|Aga Drabik showing her Filoil referees uniform. Pic by Tomasz Kawa.|
This appears in the Monday, May 23, 2016 edition of the Business Mirror.
Work, travel, basketball: Life on the road with Aga Drabik
by rick olivares
Half of the Filoil Flying V Centre was alternating between intermittent cheers and gnashing of teeth. One side in green (for La Salle) and the other side in red (for San Beda). In recent years, this battle has been eagerly anticipated as it has turned somewhat chippy beginning with a national title followed by last summer’s pre-season championship match between the two.
As the arena rocked and rolled, a petite blonde, standing five-foot-five, smiled broadly, squatted nearly the first aid station and took the whole ambiance in. “I’m in a country to feed my passion,” declares 28-year old Agnieszka “Aga” Drabik from Bielsko-Biala, a city near Krakow, Poland known for being a industrial and tourist hub.
What’s a lass from Poland doing over six thousand miles away from her homeland?
“I work for Philip Morris International in the Human Resources division. I’m here on a temporary assignment for six months,” she confesses. “I will be here until August of this year. But you’ll never know."
Even before coming over to the Philippines, she heard of the passion, the mania, and the zest for basketball here. “What football is to Poland, basketball is to the Philippines,” she compared of the world’s two most popular sports. “You have the strongest league in Asia, the Olympic Qualifiers will be held here so in Asia, the Philippines is basketball heaven for me. I know that basketball is crazy here so I wanted to be a part of it. I asked the federation here (the Samahang Basketbol ng Pilipinas) if I can do some refereeing here. They gave me a test, I was accepted, and I passed it.”
Aga’s first match in the Filoil Flying V Premier Cup was a high school match between Emilio Aguinaldo College and La Salle Greenhills last Thursday, May 19. “Not such a big crowd,” she notes of the match (she also officiates in the Dickies Cup, a women’s basketball tournament).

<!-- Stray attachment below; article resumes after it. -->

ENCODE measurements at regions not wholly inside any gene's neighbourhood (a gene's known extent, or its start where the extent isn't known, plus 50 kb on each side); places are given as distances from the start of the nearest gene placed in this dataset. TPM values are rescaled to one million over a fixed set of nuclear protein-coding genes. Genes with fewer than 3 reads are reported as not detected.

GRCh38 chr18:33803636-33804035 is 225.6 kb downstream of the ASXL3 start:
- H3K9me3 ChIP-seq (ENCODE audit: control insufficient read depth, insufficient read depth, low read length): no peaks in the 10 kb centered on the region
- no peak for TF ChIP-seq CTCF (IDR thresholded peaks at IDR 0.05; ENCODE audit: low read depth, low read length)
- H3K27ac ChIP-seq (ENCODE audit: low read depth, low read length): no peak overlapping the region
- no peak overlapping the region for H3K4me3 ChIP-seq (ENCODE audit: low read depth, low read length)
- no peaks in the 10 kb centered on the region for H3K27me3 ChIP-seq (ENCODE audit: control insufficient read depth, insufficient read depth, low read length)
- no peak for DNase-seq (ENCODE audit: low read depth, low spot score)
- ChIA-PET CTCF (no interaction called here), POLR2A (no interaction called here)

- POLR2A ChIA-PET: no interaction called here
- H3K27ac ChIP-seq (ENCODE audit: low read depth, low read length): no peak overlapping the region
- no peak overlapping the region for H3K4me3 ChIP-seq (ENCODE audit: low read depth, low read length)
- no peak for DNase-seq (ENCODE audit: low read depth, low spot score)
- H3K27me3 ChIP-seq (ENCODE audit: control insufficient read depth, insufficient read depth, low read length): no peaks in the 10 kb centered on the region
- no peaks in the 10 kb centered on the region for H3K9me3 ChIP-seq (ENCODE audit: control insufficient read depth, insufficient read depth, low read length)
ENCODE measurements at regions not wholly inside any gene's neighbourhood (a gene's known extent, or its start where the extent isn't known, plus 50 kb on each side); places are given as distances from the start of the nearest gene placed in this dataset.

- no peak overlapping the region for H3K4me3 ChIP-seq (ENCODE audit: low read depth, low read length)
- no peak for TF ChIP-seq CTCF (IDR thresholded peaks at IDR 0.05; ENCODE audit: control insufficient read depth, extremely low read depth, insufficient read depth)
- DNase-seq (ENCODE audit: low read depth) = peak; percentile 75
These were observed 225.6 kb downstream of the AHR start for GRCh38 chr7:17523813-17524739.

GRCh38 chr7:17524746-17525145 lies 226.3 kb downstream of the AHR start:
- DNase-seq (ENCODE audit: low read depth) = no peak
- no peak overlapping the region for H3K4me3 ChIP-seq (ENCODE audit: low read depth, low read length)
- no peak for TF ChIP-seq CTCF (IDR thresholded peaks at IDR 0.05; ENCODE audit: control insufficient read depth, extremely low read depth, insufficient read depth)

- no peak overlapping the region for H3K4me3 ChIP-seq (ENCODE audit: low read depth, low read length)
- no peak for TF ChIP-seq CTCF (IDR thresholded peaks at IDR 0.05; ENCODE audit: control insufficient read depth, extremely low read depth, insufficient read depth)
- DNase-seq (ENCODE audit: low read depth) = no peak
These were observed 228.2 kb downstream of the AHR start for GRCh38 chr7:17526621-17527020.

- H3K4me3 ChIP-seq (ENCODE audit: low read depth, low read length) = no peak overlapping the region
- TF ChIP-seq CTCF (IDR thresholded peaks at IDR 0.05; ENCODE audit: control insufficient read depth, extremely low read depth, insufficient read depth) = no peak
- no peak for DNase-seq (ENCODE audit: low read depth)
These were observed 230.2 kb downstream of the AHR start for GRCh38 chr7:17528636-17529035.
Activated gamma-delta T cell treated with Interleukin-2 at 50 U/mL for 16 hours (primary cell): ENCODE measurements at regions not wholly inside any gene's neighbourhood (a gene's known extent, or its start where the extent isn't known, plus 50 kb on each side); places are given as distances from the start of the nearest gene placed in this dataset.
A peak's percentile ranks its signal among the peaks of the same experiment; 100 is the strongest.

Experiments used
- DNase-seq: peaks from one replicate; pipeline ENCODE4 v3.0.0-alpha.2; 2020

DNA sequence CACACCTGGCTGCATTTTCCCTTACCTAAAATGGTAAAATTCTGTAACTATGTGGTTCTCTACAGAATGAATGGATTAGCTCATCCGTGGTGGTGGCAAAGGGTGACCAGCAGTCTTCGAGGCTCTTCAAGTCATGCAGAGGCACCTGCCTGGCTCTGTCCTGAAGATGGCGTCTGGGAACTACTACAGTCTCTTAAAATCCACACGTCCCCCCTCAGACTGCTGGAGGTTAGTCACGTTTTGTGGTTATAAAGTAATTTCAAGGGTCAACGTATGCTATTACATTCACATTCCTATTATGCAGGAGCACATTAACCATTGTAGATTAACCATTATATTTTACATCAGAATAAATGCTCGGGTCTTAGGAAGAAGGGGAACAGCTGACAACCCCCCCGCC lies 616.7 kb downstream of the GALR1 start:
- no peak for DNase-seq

She is surprised though when told that it’s just the pre-season but when the college game is in full swing come June and September, it gets really crazy. “I hope I am still around to witness that,” she wishes.
Outside work, she goes out of town with her husband. “We’ve been around. But I like Bohol and Palawan. Bohol especially. I hope to see more of this country.”
“I try to find a balance between work, travel, and basketball,” she says. “I think I have done it."
Basketball, or at least the women’s game thrives in Poland. “In Poland, compared to Europe, women’s basktball is stronger and more popular. However, I prefer the men’s game because of the intensity of the play,” she admits. “Men like football. My husband (Tomasz) loves football but he too enjoys basketball. We have a local league, the Euro league, and keep track of what goes on in the NBA. Because of the time difference, we usually find out the result when we wake up. But we follow the NBA.”
Aga’s path to officiating basketball began nine years ago in Poland. “My father was an influence on me. He is and still is a referee in Poland. Over there in Europe, it isn’t so unusual to have ladies as referees. Here it is as widespread. In Poland though, it is not easy for women referees because with guys, they give the trust immediately. With a woman, the trust is zero and you have to earn it."
Joey Guillermo, tournament director for the Filoil Flying V Premier Cup is happy with Drabik’s performance. “She impressed everyone,” he says. “She called it very smart and was very decisive. No one protested any call. I think that’s good, right? But after the match, players and officials all had their picture taken with her.”
The pictures are something that still perplexes Aga. “Even when I am walking on the street, people stop to ask if they can have their picture taken with me,” she wonders. “I am not sure if it is because I am a woman with blue eyes."
She dismisses the assertion of the fan selfies because of her looks. “I think Philippine women are beautiful too.”
Aga called her second match of the tournament, once more a high school match between EAC and National University where she once more impressed. As a reward for her impressive performances, she will be calling the match between La Salle and Letran next Sunday, the 29th of May. “People think that because I am here I am a national or FIBA referee. No, I am not yet at that level,” she admits.
When asked if she was nervous because it’s a big game, she professes, “I’m excited because I get to be a part of some of the best basketball played in the world.”